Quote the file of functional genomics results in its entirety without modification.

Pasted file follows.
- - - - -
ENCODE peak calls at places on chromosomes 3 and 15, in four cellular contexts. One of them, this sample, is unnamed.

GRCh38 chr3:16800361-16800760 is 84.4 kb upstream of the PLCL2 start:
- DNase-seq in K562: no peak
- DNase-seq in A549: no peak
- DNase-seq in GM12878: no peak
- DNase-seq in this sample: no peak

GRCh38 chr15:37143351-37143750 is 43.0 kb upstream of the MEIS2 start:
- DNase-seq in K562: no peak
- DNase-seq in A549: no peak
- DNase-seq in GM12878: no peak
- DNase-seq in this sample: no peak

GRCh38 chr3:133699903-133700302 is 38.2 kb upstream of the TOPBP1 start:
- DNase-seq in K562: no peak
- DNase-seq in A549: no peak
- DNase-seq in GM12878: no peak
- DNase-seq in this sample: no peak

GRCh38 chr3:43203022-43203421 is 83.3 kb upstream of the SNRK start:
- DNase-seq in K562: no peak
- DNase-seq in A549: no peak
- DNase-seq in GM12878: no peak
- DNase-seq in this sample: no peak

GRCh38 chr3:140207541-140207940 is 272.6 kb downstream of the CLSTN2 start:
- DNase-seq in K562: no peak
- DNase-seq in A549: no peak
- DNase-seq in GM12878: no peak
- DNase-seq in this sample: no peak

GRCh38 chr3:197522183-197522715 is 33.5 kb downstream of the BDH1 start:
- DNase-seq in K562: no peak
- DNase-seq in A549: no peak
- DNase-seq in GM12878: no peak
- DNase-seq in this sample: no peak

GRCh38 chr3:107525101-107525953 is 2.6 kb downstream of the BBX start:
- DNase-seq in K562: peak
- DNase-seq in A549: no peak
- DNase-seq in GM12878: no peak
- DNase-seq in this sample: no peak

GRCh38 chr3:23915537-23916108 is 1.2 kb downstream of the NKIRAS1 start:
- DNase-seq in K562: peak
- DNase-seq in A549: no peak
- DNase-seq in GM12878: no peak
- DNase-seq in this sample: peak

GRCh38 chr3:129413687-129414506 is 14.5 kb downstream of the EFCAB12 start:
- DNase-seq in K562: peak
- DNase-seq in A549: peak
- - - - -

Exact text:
ENCODE peak calls at places on chromosomes 3 and 15, in four cellular contexts. One of them, this sample, is unnamed.

GRCh38 chr3:16800361-16800760 is 84.4 kb upstream of the PLCL2 start:
- DNase-seq in K562: no peak
- DNase-seq in A549: no peak
- DNase-seq in GM12878: no peak
- DNase-seq in this sample: no peak

GRCh38 chr15:37143351-37143750 is 43.0 kb upstream of the MEIS2 start:
- DNase-seq in K562: no peak
- DNase-seq in A549: no peak
- DNase-seq in GM12878: no peak
- DNase-seq in this sample: no peak

GRCh38 chr3:133699903-133700302 is 38.2 kb upstream of the TOPBP1 start:
- DNase-seq in K562: no peak
- DNase-seq in A549: no peak
- DNase-seq in GM12878: no peak
- DNase-seq in this sample: no peak

GRCh38 chr3:43203022-43203421 is 83.3 kb upstream of the SNRK start:
- DNase-seq in K562: no peak
- DNase-seq in A549: no peak
- DNase-seq in GM12878: no peak
- DNase-seq in this sample: no peak

GRCh38 chr3:140207541-140207940 is 272.6 kb downstream of the CLSTN2 start:
- DNase-seq in K562: no peak
- DNase-seq in A549: no peak
- DNase-seq in GM12878: no peak
- DNase-seq in this sample: no peak

GRCh38 chr3:197522183-197522715 is 33.5 kb downstream of the BDH1 start:
- DNase-seq in K562: no peak
- DNase-seq in A549: no peak
- DNase-seq in GM12878: no peak
- DNase-seq in this sample: no peak

GRCh38 chr3:107525101-107525953 is 2.6 kb downstream of the BBX start:
- DNase-seq in K562: peak
- DNase-seq in A549: no peak
- DNase-seq in GM12878: no peak
- DNase-seq in this sample: no peak

GRCh38 chr3:23915537-23916108 is 1.2 kb downstream of the NKIRAS1 start:
- DNase-seq in K562: peak
- DNase-seq in A549: no peak
- DNase-seq in GM12878: no peak
- DNase-seq in this sample: peak

GRCh38 chr3:129413687-129414506 is 14.5 kb downstream of the EFCAB12 start:
- DNase-seq in K562: peak
- DNase-seq in A549: peak